3. Officers.—In smaller towns there was often but one rabbi. Where a fuller organization was possible, there was a college of elders, Luke 7:3, presided over by one who was “the chief of the synagogue.” Luke 8:41, 49; 13:14; Acts 18:8, 17. The most prominent functionary in a large synagogue was known as the sheltı̂ach (= legatus), the officiating minister who acted as the delegate of the congregation, and was therefore the chief reader of prayers, etc., in their name. The chazzân or “minister” of the synagogue, Luke 4:20, had duties of a lower kind, resembling those of the Christian deacon or sub-deacon. He was to open the doors and to prepare the building for service. Besides these there were ten men attached to every synagogue, known as the batlanim (= otiosi). They were supposed to be men of leisure, not obliged to labor for their livelihood, able therefore to attend the week-day as well as the Sabbath services. The legatus of the synagogues appears in the angel, Rev. 1:20; 2:1, perhaps also in the apostle of the Christian Church.
4. Worship.—It will be enough, in this place, to notice in what way the ritual, no less than the organization, was connected with the facts of the New Testament history, and with the life and order of the Christian Church. From the synagogue came the use of fixed forms of prayer. To that the first disciples had been accustomed from their youth. They had asked their Master to give them a distinctive one, and he had complied with their request, Luke 11:1, as the Baptist had done before for his disciples, as every rabbi did for his. “Moses,” was “read in the synagogues every Sabbath day,” Acts 15:21, the whole law being read consecutively, so as to be completed, according to one cycle, in three years. The writings of the prophets were read as second lessons in a corresponding order. They were followed by the derash, Acts 13:15, the exposition, the sermon of the synagogue. The conformity extends also to the times of prayer. In the hours of service this was obviously the case. The third, sixth, and ninth hours were in the times of the New Testament, Acts 3:1; 10:3, 9, and had been probably for some time before, Ps. 55:17; Dan. 6:10, the fixed times of devotion. The same hours, it is well known, were recognized in the Church of the second century, probably in that of the first also. The solemn days of the synagogue were the second, the fifth, and the seventh, the last or Sabbath being the conclusion of the whole. The transfer of the sanctity of the Sabbath to the Lord’s day involved a corresponding change in the order of the week, and the first, the fourth, and the sixth became to the Christian socity what the other days had been to the Jewish. From the synagogue, lastly, come many less conspicuous practices, which meet us in the liturgical life of the first three centuries: Ablution, entire or partial, before entering the place of meeting, John 13:1–15; Heb. 10:22; standing, and not kneeling, as the attitude of prayer, Luke 18:11; the arms stretched out; the face turned toward the Kibleh of the east; the responsive amen of the congregation to the prayers and benedictions of the elders. 1 Cor. 14:16.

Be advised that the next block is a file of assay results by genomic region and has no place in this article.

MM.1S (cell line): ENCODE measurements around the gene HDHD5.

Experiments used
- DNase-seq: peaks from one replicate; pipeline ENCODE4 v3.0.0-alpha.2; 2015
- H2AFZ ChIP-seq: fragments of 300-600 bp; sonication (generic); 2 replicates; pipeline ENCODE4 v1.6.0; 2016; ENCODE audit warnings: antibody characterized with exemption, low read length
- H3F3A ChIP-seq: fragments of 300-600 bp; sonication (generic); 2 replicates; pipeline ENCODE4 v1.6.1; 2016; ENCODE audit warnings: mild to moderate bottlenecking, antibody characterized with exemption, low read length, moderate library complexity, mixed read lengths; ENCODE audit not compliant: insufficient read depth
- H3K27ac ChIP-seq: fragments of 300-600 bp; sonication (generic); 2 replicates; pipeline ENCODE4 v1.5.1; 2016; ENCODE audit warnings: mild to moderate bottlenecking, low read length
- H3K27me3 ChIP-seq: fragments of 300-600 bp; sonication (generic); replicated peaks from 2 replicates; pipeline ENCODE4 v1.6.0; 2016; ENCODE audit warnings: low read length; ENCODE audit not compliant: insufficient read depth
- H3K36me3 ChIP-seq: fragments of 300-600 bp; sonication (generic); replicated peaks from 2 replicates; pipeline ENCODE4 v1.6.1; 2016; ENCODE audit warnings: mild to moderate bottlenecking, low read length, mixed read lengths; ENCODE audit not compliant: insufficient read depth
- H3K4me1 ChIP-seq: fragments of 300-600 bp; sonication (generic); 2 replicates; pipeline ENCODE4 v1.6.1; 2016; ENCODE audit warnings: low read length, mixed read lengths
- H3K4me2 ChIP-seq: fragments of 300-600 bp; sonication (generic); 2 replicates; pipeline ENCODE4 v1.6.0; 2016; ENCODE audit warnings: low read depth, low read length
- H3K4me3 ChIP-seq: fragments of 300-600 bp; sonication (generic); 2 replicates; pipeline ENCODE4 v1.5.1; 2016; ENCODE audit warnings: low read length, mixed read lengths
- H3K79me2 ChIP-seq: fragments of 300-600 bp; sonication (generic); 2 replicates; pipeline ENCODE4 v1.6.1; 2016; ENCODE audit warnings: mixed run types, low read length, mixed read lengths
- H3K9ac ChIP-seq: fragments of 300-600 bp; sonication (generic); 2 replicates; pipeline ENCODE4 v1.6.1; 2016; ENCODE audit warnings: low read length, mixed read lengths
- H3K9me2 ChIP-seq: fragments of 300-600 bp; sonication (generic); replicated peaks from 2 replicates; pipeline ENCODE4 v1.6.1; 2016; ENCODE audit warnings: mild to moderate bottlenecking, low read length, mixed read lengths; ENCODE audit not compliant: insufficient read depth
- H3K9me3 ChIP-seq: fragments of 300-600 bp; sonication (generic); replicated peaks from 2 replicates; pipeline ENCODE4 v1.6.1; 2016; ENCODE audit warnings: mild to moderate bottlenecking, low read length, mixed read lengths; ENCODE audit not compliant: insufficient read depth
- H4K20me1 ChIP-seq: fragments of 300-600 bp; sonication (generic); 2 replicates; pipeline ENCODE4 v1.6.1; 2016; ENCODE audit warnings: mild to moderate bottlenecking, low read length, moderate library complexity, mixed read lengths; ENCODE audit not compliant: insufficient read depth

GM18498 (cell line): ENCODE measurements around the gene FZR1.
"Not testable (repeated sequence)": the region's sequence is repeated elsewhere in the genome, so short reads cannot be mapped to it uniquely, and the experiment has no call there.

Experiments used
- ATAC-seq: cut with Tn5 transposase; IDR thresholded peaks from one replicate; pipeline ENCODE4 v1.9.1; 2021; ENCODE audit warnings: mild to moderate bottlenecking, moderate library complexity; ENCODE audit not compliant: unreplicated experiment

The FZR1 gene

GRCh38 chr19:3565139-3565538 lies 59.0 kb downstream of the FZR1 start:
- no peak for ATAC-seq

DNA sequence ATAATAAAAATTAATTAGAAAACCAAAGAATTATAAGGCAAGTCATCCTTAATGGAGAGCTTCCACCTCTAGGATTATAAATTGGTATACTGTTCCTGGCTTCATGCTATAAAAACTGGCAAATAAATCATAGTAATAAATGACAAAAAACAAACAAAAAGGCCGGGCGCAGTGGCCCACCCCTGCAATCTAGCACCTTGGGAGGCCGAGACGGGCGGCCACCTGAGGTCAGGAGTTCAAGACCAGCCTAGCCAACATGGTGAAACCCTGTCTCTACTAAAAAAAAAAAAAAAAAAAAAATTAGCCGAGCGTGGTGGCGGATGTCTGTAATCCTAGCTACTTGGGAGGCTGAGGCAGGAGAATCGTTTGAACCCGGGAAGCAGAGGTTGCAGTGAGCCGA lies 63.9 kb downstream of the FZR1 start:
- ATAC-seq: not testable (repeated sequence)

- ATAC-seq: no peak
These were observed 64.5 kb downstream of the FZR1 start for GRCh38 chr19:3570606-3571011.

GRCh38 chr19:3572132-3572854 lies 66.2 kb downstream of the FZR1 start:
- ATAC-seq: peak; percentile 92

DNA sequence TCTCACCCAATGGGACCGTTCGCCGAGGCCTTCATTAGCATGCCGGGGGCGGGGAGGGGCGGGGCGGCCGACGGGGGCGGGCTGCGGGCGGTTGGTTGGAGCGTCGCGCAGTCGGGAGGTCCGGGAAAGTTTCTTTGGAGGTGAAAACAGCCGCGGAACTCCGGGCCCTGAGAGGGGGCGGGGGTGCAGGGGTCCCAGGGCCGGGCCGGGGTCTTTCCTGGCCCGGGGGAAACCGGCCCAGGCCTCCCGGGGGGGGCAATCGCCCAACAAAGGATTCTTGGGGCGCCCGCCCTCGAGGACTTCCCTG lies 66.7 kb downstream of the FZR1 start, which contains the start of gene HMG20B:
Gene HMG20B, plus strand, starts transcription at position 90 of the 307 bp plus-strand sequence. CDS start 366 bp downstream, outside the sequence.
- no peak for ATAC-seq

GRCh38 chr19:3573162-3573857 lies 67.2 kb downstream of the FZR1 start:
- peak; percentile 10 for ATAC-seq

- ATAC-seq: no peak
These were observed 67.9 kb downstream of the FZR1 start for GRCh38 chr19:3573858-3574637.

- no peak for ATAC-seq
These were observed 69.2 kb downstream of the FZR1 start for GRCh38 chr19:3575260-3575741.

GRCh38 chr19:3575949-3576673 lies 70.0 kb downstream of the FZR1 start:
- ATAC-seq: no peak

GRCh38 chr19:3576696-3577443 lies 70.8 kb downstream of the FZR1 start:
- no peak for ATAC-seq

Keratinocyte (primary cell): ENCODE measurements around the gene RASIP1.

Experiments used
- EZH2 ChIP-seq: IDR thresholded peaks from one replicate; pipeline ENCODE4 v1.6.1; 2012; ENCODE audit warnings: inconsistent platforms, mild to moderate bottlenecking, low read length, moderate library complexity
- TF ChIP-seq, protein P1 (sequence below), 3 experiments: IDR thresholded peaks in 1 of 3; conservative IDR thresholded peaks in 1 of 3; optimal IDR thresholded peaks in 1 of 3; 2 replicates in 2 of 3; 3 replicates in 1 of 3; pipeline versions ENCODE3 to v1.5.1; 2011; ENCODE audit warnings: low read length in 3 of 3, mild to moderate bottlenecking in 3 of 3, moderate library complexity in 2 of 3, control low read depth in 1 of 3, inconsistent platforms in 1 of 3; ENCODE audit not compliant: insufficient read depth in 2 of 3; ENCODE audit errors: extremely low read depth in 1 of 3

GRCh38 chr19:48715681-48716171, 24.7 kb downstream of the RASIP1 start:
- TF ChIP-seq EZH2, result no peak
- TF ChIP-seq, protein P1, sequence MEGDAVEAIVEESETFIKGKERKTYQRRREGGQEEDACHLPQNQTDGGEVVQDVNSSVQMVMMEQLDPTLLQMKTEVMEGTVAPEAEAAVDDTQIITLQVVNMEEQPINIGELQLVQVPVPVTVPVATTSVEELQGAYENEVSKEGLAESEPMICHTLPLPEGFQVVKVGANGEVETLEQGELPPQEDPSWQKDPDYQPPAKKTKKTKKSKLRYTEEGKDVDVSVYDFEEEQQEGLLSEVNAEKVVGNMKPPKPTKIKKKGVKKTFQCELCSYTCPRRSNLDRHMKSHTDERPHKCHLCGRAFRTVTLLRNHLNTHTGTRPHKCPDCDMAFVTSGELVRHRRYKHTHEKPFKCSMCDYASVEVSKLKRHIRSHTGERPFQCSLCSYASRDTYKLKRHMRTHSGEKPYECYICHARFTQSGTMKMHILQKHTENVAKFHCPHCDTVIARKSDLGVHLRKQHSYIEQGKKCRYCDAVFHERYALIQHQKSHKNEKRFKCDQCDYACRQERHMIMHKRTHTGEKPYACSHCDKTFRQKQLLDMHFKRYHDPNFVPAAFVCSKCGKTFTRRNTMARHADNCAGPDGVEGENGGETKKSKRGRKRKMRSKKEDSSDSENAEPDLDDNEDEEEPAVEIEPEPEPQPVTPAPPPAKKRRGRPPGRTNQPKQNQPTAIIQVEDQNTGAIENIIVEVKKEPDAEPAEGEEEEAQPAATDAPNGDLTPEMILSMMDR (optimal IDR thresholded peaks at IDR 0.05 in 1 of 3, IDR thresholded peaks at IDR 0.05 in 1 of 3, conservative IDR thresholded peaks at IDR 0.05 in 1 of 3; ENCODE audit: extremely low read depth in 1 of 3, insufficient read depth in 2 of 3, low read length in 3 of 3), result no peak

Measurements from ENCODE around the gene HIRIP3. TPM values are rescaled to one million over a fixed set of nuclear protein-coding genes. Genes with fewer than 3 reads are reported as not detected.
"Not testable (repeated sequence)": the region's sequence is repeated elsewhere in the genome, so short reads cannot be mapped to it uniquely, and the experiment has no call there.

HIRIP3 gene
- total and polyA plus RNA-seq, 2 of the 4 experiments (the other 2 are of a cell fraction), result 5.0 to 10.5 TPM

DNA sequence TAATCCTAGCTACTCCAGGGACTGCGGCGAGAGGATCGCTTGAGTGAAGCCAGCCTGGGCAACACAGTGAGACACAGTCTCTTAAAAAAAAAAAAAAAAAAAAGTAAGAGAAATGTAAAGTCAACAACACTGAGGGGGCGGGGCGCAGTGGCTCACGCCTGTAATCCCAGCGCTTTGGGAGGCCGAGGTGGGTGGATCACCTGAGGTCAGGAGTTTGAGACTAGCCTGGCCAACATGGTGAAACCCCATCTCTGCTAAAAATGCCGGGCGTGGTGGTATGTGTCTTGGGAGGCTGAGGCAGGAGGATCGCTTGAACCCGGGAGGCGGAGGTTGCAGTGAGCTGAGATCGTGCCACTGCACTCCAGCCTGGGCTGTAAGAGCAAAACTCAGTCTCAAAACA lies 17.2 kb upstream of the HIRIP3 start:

5. Judicial functions.—The language of the New Testament shows that the officers of the synagogue exercised in certain cases a judicial power. It is not quite so easy, however, to define the nature of the tribunal and the precise limits of its jurisdiction. In two of the passages referred to—Matt. 10:17; Mark 13:9—they are carefully distinguished from the councils. It seems probable that the council was the larger tribunal of twenty-three, which sat in every city, and that under the term synagogue we are to understand a smaller court, probably that of the ten judges mentioned in the Talmud. Here also we trace the outline of a Christian institution. The Church, either by itself or by appointed delegates, was to act as a court of arbitration in all disputes among its members. The elders of the church were not, however, to descend to the trivial disputes of daily life. For the elders, as for those of the synagogue, were reserved the graver offences against religion and morals.